Perhaps the presence of Woman Wisdom in Proverbs is one reason for the classification of “wisdom literature,” that is applied not only Proverbs but also to Qohelet (Ecclesiastes) and Job. Ostensibly a book of wise sayings and exhortations to get wisdom, Proverbs, more than any other work in the ancient Near East deserves this designation. Yet most scholars recognize that modern scholarship, not the authors themselves of so-called “wisdom” works, have created this label for a wide variety of literary documents. Nevertheless, literary documents comparable to Proverbs existed in ancient Sumer and later Mesopotamia (Babylonia and Assyria). One document containing proverbs very similar to the biblical Proverbs is titled, “The Instructions of Shuruppak.” This composition, containing a father’s instructions to his son in a teaching style, “goes back to Early Dynastic IIa, that is, around 2600 B.C.” I have chosen to compare Proverbs with “The Instructions of Shuruppak” because of its number of points of similarity. This may seem surprising, considering that this Sumerian work was likely composed nearly a couple of millennium before the earliest possible date for Proverbs; yet it contains traditions that go back to the ancient oral societies who gave rise to its injunctions. It also seems to have enjoyed a long life: a fragment of an Akkadian version of it dated to the Middle Assyrian period has been found that aligns precisely with the opening lines of the Sumerian work, suggesting “a simple Babylonian translation of the original text.”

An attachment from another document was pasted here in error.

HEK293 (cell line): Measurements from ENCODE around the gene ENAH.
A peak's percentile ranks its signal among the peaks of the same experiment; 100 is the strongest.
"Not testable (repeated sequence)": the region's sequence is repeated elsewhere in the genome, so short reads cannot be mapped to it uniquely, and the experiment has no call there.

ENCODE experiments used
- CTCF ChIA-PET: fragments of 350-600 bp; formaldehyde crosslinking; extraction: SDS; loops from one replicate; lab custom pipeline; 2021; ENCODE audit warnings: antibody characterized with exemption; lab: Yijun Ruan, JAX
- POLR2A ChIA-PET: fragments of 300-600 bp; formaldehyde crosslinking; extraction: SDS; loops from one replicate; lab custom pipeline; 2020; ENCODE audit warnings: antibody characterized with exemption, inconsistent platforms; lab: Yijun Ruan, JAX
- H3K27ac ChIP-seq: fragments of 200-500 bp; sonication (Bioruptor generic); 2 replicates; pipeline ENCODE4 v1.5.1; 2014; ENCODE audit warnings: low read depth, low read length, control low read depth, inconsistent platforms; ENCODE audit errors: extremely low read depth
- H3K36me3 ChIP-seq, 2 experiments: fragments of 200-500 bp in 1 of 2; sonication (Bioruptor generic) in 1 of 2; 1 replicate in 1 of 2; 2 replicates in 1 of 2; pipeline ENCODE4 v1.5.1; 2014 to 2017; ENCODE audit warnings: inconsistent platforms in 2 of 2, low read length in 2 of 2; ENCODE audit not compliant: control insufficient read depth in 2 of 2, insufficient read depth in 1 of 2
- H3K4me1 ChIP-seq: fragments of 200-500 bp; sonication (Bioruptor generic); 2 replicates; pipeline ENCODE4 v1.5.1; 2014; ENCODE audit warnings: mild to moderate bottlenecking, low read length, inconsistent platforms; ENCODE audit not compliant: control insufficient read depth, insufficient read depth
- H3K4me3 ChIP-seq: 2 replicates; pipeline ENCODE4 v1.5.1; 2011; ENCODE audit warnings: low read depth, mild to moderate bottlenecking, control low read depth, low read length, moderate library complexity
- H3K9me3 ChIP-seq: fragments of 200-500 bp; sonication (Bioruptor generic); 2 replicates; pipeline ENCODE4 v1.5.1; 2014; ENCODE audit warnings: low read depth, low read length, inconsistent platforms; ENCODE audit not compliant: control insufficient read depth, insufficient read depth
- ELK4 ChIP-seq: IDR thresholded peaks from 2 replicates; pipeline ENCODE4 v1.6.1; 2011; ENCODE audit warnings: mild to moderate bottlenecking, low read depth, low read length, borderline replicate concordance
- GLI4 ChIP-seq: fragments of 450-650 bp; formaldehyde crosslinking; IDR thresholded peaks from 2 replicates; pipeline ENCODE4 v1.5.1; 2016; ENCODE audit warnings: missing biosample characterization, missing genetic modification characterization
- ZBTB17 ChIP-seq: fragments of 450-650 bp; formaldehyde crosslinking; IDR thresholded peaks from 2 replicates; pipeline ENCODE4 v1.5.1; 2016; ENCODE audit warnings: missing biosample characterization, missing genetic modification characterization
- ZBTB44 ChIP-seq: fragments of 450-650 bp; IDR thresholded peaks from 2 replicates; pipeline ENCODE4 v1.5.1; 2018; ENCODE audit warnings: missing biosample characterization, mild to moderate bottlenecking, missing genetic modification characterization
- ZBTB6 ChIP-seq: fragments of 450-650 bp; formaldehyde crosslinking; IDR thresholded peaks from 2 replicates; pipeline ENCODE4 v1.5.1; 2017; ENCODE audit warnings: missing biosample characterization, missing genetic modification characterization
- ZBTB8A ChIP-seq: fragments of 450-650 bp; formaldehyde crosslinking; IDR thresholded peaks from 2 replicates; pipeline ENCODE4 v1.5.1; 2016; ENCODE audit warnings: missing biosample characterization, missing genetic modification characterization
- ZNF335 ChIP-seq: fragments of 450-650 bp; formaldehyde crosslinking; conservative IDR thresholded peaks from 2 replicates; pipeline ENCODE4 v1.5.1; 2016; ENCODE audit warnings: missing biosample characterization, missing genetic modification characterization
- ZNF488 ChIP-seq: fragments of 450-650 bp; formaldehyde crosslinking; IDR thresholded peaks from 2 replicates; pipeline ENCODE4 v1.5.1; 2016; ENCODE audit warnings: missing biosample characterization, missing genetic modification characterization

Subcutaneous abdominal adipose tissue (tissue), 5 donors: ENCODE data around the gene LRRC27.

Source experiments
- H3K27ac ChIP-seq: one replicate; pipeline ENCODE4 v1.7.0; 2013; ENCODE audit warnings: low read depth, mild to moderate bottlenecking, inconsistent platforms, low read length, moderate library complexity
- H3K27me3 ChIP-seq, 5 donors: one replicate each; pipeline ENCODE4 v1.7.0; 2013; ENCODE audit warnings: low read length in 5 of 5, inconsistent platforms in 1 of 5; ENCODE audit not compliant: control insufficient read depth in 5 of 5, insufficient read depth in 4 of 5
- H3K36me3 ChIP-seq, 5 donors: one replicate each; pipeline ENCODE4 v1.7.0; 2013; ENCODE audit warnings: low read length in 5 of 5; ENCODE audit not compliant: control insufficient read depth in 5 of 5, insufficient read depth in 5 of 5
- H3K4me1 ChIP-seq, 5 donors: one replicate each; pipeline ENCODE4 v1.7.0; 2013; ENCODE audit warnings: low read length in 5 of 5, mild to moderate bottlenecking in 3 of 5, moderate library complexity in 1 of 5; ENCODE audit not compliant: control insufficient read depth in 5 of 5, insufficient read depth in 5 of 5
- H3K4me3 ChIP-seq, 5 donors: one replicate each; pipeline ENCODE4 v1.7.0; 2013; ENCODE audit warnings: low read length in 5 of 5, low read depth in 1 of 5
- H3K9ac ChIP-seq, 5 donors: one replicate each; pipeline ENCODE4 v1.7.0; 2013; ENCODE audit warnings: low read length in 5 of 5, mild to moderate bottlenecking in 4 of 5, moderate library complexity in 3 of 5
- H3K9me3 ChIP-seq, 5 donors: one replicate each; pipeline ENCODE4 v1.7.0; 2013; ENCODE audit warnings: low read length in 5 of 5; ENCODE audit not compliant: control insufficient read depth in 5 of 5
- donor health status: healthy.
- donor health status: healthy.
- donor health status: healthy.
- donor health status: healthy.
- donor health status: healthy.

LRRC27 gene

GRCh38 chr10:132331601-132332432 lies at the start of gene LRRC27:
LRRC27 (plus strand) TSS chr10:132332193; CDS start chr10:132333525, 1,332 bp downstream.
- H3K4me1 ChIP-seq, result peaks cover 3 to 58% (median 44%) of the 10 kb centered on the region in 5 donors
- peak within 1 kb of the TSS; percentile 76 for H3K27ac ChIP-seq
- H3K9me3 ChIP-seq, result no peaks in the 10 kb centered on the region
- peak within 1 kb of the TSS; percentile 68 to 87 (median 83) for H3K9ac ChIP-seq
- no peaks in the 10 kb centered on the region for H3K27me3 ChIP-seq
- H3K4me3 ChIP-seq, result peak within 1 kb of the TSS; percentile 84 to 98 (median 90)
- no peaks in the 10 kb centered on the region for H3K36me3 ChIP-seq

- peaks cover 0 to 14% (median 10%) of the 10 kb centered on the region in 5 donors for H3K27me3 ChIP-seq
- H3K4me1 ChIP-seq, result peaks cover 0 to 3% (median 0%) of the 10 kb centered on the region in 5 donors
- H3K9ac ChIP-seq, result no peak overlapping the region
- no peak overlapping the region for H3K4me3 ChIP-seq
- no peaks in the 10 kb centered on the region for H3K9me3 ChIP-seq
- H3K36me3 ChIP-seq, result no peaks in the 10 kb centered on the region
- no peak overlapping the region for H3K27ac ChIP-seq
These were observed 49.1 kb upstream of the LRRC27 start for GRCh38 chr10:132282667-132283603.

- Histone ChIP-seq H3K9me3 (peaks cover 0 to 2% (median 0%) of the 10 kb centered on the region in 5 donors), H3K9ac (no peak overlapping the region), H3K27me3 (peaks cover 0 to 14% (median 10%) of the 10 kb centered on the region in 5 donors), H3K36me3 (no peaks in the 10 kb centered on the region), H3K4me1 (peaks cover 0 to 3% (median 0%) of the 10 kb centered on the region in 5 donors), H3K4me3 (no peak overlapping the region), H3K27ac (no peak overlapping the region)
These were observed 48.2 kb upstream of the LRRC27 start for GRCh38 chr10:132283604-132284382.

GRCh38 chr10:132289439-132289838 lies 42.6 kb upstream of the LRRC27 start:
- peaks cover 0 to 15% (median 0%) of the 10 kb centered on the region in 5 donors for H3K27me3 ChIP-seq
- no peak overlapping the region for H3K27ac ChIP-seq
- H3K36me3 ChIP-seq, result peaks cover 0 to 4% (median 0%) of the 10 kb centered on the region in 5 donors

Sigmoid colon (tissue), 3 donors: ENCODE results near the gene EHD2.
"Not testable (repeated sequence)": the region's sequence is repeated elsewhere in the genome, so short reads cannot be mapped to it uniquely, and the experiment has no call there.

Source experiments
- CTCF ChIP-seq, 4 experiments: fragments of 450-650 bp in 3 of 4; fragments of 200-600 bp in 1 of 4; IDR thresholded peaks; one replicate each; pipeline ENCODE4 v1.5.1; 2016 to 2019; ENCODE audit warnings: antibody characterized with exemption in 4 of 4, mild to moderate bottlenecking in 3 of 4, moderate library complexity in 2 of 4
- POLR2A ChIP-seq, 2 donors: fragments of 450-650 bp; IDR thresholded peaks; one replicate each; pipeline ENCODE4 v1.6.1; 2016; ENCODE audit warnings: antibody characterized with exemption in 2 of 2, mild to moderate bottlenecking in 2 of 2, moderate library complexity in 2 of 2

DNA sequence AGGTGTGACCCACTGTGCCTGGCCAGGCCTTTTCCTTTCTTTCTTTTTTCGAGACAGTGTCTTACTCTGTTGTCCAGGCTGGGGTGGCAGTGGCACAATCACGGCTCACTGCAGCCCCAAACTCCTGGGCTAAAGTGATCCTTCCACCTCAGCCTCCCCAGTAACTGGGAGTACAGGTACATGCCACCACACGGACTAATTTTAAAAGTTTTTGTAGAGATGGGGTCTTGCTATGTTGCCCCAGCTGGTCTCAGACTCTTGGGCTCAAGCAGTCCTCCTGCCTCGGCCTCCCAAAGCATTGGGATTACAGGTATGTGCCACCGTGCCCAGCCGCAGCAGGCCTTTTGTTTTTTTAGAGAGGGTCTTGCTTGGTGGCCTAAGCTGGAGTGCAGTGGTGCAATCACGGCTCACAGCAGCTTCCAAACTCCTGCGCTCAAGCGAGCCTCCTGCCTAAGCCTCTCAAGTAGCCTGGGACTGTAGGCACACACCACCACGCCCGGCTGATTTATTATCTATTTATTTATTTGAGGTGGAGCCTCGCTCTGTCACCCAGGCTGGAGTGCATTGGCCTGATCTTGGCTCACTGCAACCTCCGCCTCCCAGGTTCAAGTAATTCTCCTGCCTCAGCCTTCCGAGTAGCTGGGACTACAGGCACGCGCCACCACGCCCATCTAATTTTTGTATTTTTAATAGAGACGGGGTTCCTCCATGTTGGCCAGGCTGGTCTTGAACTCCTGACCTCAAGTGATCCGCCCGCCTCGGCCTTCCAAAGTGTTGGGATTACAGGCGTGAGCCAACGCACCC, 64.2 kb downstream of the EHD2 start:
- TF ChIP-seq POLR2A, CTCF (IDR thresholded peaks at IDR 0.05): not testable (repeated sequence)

Mostly the “Instructions of Shuruppak” contains concrete maxims that sometimes include motive clauses. Its beginning sounds very much like the Proverbs 1:1-2, 8-9 and 3:1-2. “The man from Šuruppak, gave instructions to his son; the man from Šuruppak—the son of Ubartutu—gave instructions to his son Ziusudra: ‘My son, let me give instructions; let my instructions be taken! Ziusudra, let me speak a word to you; let attention be paid to them! Don’t neglect my instructions! Don’t transgress the words I speak! The instructions of an old man are precious; you should comply with them.” Unlike Proverbs, however, what follows comprise practical, commonplace teachings with few moral implications such as “Don’t buy an ass that brays; it will split your yoke!” “Don’t place a well in your own field; the people will turn hostile against you.” “Don’t act as a guarantor; that man will have a hold on you.” A few of the proverbs in Shuruppak seem similar to the biblical Proverbs. For instance, compare these two: “Stand aside from quarrels; when facing an insult, go around it on another road!” (Shuruppak 27). “The start of a quarrel is like letting out water, so drop the dispute before it breaks out” (Proverbs 17:14). Both Shuruppak and Proverbs discountenance similar things: slander (Shuruppak 65; Prov. 10:18); avoiding drinking beer when making judgments (Shuruppak 126; Prov. 31:4-7); envy (Shuruppak 134-135; Proverbs 14:30; 27:4), prostitutes (Shuruppak 154; Prov. 6:24-26); and hatred (Shuruppak 202-203; Proverbs 10:12).